Hull is made by joining wooden planks with coir-ropes and coconut husk fibers, stuffed in between. Then, the sticky resin collected from cashew nut shells during processing is applied on the long-lasting coconut fiber and the binding ropes made with it, sealing the gap between the wooden planks.
The roof of Kerala houseboats are usually made using bamboo, cane, areca nut tree stems, and other eco-friendly natural materials. The framework can be made with bamboo poles. Split bamboo, thinned and smoothened is woven into mats and is used as roof cover. It is made water-proof, and will last for several years. The shape of the roof differs according to the design.Windows and other openings are provided for light, airflow and view.
The transformed versions of the boat have incorporated 2 bed rooms with a modern toilet, a living space and kitchen. For fixing the toilet seats, shower tray and ceramic floor finish on a concrete slab is laid at the floor level. The soil outlet of the toilet seats are taken through the hull and let out to the following water beneath.
The colour of the Valavara is yellowish brown, which is the colour of the natural materials like panambu, coir and bamboo. It is a warmer colour comparing to the colour of the surrounding atmosphere. This gives a nice feeling of being inside the Vallam. Bamboo poles are used for punting the Vallams. It is strong fiber and absorbs more carbon. Latest houseboats have modern interiors.
The interior furnitures are either of cane or wood, floor carpeted with coir mat or wood panels. Valavara of panambu, Bamboo and coir all colours matching each other but bring the depth and variations in vision.
At night the traditional hurricane lamp is used to light the interiors. Usually each one is hung from the ridge of Valavara one at front, one at rear and one or two accordingly for the living spaces. And mostly for half of a month there will be moonlight, which gives enough light, reflected on water.
Possibilities in Bangladesh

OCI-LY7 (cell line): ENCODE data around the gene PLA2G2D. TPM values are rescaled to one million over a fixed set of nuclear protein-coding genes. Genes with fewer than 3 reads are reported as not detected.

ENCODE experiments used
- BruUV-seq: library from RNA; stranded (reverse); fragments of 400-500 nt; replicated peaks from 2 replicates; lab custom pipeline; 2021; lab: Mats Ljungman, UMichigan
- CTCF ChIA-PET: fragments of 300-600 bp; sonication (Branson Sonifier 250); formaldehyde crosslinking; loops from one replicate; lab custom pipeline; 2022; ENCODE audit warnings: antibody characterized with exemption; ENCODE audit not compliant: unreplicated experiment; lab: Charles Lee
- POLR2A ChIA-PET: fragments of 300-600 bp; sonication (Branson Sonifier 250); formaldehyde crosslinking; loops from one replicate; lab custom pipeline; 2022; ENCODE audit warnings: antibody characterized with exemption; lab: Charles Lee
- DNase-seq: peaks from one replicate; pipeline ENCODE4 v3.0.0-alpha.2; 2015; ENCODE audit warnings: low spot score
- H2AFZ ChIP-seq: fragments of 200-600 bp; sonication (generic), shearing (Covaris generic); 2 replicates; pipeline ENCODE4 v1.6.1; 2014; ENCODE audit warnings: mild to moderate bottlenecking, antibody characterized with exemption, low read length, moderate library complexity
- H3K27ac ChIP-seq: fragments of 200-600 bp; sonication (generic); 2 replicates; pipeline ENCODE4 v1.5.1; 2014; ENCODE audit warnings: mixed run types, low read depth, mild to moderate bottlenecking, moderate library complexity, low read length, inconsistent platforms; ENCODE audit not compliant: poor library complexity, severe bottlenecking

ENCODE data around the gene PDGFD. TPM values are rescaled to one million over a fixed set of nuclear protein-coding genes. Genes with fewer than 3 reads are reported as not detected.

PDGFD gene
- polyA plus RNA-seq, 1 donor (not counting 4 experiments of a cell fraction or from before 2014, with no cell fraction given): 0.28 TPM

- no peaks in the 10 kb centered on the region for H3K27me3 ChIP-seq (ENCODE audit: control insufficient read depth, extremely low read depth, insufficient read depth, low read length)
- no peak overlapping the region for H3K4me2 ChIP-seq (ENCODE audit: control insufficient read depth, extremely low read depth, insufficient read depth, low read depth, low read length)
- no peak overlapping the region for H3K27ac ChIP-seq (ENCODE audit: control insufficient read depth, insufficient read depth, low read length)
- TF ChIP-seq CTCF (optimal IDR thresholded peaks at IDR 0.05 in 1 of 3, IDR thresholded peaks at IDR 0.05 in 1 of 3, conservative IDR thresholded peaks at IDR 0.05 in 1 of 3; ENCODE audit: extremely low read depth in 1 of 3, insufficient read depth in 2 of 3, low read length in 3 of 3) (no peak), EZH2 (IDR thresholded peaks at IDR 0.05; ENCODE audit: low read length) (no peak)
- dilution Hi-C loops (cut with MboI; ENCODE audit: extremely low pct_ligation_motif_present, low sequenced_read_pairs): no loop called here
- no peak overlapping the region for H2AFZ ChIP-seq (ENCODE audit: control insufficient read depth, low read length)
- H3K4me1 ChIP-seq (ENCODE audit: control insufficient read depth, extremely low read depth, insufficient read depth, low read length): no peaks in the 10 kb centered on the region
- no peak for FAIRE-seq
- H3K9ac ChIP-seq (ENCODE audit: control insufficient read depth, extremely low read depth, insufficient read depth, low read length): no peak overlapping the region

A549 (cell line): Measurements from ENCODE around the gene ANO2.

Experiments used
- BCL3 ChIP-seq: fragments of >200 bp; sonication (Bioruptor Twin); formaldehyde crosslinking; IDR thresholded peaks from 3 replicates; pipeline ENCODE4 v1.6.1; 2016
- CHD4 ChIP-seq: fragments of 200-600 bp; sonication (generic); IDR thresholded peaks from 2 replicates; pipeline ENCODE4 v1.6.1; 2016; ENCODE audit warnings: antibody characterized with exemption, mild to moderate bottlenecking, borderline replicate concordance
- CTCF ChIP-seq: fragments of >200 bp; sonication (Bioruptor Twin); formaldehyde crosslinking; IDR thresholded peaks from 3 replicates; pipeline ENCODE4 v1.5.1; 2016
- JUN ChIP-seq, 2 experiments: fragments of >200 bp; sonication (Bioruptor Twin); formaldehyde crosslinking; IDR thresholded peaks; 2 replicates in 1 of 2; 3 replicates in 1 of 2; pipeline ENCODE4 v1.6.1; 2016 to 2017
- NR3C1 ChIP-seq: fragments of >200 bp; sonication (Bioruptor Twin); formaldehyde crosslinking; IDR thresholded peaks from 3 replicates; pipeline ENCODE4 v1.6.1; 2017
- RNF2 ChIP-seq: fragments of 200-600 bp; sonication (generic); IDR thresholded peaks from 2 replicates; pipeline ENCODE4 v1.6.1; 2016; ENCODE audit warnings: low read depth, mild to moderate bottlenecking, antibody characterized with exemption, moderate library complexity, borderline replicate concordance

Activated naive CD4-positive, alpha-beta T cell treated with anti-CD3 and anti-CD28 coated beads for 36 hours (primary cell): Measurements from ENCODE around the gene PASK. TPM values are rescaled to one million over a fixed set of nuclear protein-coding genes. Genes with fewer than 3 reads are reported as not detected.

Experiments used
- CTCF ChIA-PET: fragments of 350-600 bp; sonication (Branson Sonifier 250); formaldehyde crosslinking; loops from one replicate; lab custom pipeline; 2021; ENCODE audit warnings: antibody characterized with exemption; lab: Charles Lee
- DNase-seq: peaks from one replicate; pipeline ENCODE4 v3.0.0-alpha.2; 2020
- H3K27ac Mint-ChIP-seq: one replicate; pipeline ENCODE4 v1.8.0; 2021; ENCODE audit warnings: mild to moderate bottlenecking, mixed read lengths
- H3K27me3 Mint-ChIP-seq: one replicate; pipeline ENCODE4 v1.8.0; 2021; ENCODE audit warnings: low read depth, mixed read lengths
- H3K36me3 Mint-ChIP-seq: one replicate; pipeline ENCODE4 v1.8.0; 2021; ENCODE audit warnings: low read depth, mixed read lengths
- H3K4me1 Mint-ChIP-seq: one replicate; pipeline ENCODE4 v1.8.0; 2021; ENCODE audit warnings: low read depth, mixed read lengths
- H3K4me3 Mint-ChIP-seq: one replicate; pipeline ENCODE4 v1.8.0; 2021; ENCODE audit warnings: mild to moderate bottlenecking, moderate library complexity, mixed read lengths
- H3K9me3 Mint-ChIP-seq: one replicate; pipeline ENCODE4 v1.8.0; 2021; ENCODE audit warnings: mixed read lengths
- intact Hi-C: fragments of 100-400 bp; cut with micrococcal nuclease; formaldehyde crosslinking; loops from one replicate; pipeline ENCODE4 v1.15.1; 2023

In Kerala, the local community near the black water are involved with the tourism board. With the help of the tourism of Kerala, they are able to maintain their hereditary profession and yet get benefited by it. Like Kerala, the waterways of Bangladesh are home to nearly 800,000 ‘River gypsies’ or Bedey that navigate along the network of over 700 rivers and canals on their hand-constructed houseboats. Although a moderately large community, they are deprived from basic social rights and subjected to discrimination and identity crisis.
So before losing the identity of “River gypsy” and their living boats, the tourism board can engage these river people and their indigenous boats into the eco-tourism in possible locations like Katka, Dublar -char,Sundarbans;‘haor’s of Syllhet; river delta of Bhola; Kochi Khali, Kuakata; Tangua haor,Sunamganj District etc. These places of Bangladesh are immense importance and needed to be ecologically conserved.
Nandita Barai, B.Arch ( BUET ) , 2013 | Faculty of American Int. University-Bangladesh , former faculty of State University Bangladesh.
Shaswati Chowdhury, B.Arch ( BUET ) , 2013 | Project Architect at Trust Alliance Technology Ltd.
Sabrina Afroz Mostofa, B.Arch ( BUET ) , 2013 | studying masters at University of Nottingham on Environmental Design, former faculty of BUET .